|Look for December 2013 "Did You Know" tips at links below|
- Agricultural Irrigation
- Crop Production
- Drinking Water
- Lakes / Ponds / Streams
- Lawn and Landscape Irrigation
- Lawns, Landscapes and Gardens
- Livestock Manure Management
- Policy / Law / Economics / Human Behavior
- Stormwater Management
- Wastewater - Domestic Sewage
- Water Basics (groundwater, surface water, hydrology)
- Well and Wellhead Management
Source: "Guide to Nebraska's Wetlands and their conservation needs, by Ted LaGrange, 1997.
Wetlands aren't always wet and they certainly aren't all alike.
Like members of a family, they have traits and tendencies linking one to another, but each has its own distinct personality to help define it.
Just as there isn't always agreement on what a wetland is, experts also don't always agree on what defines Nebraska's wetland types, or how many different types there are.
One such listing comes from the Nebraska Game and Parks Commission's recently published "Guide To Nebraska's Wetlands and their conservation needs." The guide is available at no charge through the Nebraska Game and Parks Commission, P.O. Box 30370, Lincoln, NE 68503-0370.
The guide divides Nebraska wetlands into four major categories and 14 subcategories.
These wetlands are wind-formed, nearly circular depressions in semi-arid areas. They are primarily located in the northwest three-quarters of the state, except for the Sandhills.
Rainwater Basin wetlands encompass 4,200 square miles in 17 south-central counties. They are named in part for their abundant natural marshes.
Central Table Playas occur on relatively flat, loess soil tablelands surrounded by a landscape highly dissected by drainage. The largest cluster is near Arnold, but similar wetlands are scattered in some surrounding counties.
Southwest Playas are the playa wetlands of southwest Nebraska. These are primarily small (less than five acres), seasonal and temporarily flooded wetlands. They are often very similar to the Rainwater Basin wetlands that are further east.
Todd Valley wetlands are two regional complexes. One is south of the Platte (in an ancient valley of the Platte, called the Todd Valley). The other is north of the Platte in another ancient floodplain between the Platte and Shell Creek and along Logan Creek. These wetlands also tend to be seasonal and temporarily flooded.
These wetlands are formed in depressions in sandhills areas where the groundwater intercepts the land's surface. The area is the largest contiguous tract of grassland remaining in the U.S. and also the largest stabilized sand dune area in the Western Hemisphere.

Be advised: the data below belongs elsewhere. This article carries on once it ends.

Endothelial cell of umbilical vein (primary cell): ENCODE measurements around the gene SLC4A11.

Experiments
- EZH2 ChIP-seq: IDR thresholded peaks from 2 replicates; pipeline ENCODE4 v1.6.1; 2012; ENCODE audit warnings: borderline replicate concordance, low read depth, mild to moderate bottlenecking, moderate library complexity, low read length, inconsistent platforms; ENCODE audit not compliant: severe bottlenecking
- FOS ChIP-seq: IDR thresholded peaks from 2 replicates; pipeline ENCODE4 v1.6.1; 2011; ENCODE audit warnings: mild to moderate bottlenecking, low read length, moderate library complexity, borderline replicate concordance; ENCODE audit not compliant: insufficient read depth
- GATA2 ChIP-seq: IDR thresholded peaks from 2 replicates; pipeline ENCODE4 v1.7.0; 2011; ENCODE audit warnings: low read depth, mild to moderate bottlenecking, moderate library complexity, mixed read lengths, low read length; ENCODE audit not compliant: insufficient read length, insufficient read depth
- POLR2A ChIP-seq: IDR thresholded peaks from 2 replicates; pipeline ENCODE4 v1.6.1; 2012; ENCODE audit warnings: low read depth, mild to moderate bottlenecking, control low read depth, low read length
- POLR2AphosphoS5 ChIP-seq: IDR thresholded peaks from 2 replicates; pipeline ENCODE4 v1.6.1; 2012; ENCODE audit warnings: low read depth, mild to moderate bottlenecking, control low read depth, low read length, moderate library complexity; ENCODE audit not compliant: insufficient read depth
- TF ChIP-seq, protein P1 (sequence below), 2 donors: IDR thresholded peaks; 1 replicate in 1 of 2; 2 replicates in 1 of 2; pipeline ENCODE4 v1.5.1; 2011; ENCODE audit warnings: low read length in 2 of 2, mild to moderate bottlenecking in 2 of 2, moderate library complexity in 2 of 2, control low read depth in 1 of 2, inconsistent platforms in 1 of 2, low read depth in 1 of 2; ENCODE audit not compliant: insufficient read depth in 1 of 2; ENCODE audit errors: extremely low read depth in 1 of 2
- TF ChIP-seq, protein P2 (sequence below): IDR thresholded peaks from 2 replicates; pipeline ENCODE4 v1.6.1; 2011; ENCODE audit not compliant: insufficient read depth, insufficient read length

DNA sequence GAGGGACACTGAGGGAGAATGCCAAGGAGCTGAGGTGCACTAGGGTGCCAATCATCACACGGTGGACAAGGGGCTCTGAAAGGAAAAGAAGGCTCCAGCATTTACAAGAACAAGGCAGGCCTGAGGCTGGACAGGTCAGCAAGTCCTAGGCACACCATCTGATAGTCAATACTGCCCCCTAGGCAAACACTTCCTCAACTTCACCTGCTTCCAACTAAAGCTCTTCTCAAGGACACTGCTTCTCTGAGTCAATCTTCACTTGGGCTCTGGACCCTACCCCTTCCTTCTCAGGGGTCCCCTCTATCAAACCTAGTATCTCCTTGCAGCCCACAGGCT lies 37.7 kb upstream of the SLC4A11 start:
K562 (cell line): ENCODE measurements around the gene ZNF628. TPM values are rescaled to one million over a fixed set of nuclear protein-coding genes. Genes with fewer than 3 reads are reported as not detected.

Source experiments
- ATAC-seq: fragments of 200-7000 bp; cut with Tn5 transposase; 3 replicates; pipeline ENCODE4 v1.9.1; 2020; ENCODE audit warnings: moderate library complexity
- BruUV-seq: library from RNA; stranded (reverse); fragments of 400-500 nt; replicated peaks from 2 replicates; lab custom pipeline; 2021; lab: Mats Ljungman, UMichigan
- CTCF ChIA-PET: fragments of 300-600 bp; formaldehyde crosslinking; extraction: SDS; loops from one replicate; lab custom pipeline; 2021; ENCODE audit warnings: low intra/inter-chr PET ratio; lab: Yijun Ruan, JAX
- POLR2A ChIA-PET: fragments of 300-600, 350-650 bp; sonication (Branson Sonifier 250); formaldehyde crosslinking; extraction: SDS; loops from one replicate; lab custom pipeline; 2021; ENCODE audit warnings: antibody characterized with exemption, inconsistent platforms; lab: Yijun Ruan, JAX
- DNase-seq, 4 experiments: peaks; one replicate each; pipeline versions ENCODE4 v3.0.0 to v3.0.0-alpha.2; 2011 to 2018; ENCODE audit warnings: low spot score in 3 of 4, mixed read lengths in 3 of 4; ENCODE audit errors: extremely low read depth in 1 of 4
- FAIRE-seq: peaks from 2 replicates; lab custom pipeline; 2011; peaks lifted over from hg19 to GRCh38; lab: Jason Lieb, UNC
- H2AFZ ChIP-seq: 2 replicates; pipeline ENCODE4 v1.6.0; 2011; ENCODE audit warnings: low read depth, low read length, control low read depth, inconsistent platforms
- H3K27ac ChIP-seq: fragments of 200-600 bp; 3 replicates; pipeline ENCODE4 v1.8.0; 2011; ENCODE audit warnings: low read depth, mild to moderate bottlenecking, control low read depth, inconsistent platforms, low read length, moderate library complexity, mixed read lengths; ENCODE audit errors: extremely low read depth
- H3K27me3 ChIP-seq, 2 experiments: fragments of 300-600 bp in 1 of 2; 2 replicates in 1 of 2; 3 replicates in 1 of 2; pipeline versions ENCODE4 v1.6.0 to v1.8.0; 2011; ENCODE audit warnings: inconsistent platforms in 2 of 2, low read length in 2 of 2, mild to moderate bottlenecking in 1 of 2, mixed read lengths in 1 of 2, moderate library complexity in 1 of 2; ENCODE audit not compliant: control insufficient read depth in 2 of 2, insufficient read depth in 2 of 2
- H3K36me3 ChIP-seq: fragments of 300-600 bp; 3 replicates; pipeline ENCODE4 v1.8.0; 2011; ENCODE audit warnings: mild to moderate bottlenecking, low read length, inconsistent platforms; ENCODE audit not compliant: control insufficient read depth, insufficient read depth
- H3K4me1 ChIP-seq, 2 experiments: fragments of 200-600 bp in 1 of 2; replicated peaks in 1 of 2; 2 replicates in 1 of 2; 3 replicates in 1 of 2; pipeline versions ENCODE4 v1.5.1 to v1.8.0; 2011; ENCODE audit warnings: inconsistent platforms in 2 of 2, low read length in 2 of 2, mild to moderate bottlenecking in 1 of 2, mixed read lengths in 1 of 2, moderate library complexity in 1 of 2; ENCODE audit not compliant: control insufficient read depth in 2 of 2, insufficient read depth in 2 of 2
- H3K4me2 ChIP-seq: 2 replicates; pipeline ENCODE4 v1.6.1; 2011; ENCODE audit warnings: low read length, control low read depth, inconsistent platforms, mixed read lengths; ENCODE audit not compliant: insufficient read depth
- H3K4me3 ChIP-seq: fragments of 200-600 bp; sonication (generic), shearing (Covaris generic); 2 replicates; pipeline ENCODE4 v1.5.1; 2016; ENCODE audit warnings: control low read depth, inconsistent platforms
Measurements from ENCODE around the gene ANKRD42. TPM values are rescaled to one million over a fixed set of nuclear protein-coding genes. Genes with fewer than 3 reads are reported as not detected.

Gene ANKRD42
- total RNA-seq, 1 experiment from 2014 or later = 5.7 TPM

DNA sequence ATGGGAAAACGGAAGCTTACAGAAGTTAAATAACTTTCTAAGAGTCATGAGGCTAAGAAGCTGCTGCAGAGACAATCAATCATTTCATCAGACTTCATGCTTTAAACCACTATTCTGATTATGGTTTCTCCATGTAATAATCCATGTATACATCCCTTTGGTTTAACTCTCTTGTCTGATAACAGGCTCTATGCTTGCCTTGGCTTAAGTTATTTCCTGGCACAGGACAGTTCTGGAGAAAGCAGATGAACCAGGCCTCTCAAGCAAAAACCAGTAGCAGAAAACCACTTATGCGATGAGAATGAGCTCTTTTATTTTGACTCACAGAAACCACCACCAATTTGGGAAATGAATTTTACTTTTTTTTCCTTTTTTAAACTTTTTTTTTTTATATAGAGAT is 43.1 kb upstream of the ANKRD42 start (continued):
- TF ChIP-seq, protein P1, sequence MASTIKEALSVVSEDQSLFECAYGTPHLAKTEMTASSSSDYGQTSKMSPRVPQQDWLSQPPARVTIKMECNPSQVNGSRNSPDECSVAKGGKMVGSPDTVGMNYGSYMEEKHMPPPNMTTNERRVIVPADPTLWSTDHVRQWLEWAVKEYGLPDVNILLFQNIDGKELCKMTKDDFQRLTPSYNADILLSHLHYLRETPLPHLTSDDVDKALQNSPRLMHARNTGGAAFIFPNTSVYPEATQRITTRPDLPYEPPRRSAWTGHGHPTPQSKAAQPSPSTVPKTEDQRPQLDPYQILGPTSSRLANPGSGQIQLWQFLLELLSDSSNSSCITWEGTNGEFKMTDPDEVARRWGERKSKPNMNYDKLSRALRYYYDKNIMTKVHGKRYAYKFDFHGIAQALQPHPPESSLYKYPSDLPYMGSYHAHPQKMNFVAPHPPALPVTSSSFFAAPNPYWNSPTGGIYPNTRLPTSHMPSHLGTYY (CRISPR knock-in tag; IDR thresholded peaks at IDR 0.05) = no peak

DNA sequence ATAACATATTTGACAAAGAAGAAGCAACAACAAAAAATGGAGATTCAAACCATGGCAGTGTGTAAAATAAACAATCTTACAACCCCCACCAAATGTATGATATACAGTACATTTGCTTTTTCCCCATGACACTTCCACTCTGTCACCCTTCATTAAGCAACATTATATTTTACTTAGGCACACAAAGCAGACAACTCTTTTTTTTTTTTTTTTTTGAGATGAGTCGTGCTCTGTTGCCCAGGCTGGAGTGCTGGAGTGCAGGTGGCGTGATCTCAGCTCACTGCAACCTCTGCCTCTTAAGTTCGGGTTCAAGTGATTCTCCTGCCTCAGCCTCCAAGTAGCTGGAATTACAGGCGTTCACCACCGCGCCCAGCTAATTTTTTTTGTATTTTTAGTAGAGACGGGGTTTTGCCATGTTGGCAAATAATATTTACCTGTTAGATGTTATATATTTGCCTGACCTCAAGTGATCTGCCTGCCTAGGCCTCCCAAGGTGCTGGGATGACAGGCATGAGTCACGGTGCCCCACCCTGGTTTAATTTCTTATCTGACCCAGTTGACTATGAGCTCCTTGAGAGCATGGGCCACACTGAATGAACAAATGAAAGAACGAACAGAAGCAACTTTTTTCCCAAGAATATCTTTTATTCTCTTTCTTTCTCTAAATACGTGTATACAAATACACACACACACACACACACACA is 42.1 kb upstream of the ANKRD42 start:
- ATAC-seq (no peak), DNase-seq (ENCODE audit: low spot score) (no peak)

The Sandhills encompass more than 19,000 square miles and overlie several groundwater aquifers of the Ogallala Formation. More than a million acres of lakes, marshes and wet meadowns are present in the Sandhills. Fens are a rare type of wetland found in this region. In the western part of the sandhills are numerous alkaline wetlands that attract shorebirds, because of their insects and other invertebrates.
Loup/Platte River Sandhills wetlands are in a narrow band of wind-deposited sand from the confluence of the Platte and Loup Rivers (at Columbus) to near Ravenna. There are numerous, small, freshwater wetlands in this region.
As their names suggest, these wetlands are characterized by their saline or alkaline water they get from groundwater or from concentration by evaporation.
Eastern Saline wetlands led to the establishment of the City of Lincoln because of the short-lived mining industry they produced in the area in the 1860's. These wetlands occur primarily in swales and depressions in the floodplains of Salt Creek and its tributaries. They get their salinity from groundwater passing through an underground rock formation that contains salts deposited by an ancient sea that once covered the state.
Western Alkaline wetlands are primarily on the floodplain of the North Platte River, upstream from Lewellen and along the upper reaches of Pumpkin Creek. Their alkalinity comes from the salts of sodium carbonate and calcium carbonate becoming concentrated in the soil from high rates of evaporation in this semi-arid region.
These wetlands are very closely associated with the floodplains of all the states rivers and streams. Riparian zones are part of them. They encompass wetlands, "Ox bows" (abnadoned stream channels), sandbars, tree falls, side channels and wooded areas.
Central Platte River wetlands are also known as the "Big Bend Reach" and extend about 90 miles, from Lexington to Chapman. Many of these wetlands are known as wet meadows, which attract migrating Sandhill Cranes and endangered Whooping Cranes each spring.
Lower North Platte River wetlands are in the lower reach of the North Platte, from approximately Sutherland to North Platte. The complex includes riverine and marsh-like wetlands, many of which are temporary and seasonally flooded.
Lower Platte River is that part of the Platte from where the Loup River joins it, near Columbus, to the Platte-Missouri confluence, south of Omaha. This area of the river has fewer acres of wetlands and wet meadows than the Central Platte.
Missouri River floodplain harbors riverine and marsh-like wetlands following the stateline from eastern Boyd County to the southeastern corner of the state in Richardson County. Upstream from Ponca the river has remained largely unchannelized and there are numerous islands and wetlands in that area.
Elkhorn River wetlands often occur in oxbows, or former channels of the river. They range from permanent lakes to temporarily flooded meadow areas.
Niobrara River wetlands include a variety of types in the river's floodplain. They get water from the river and from numerous springs located along the river valley's canyon walls.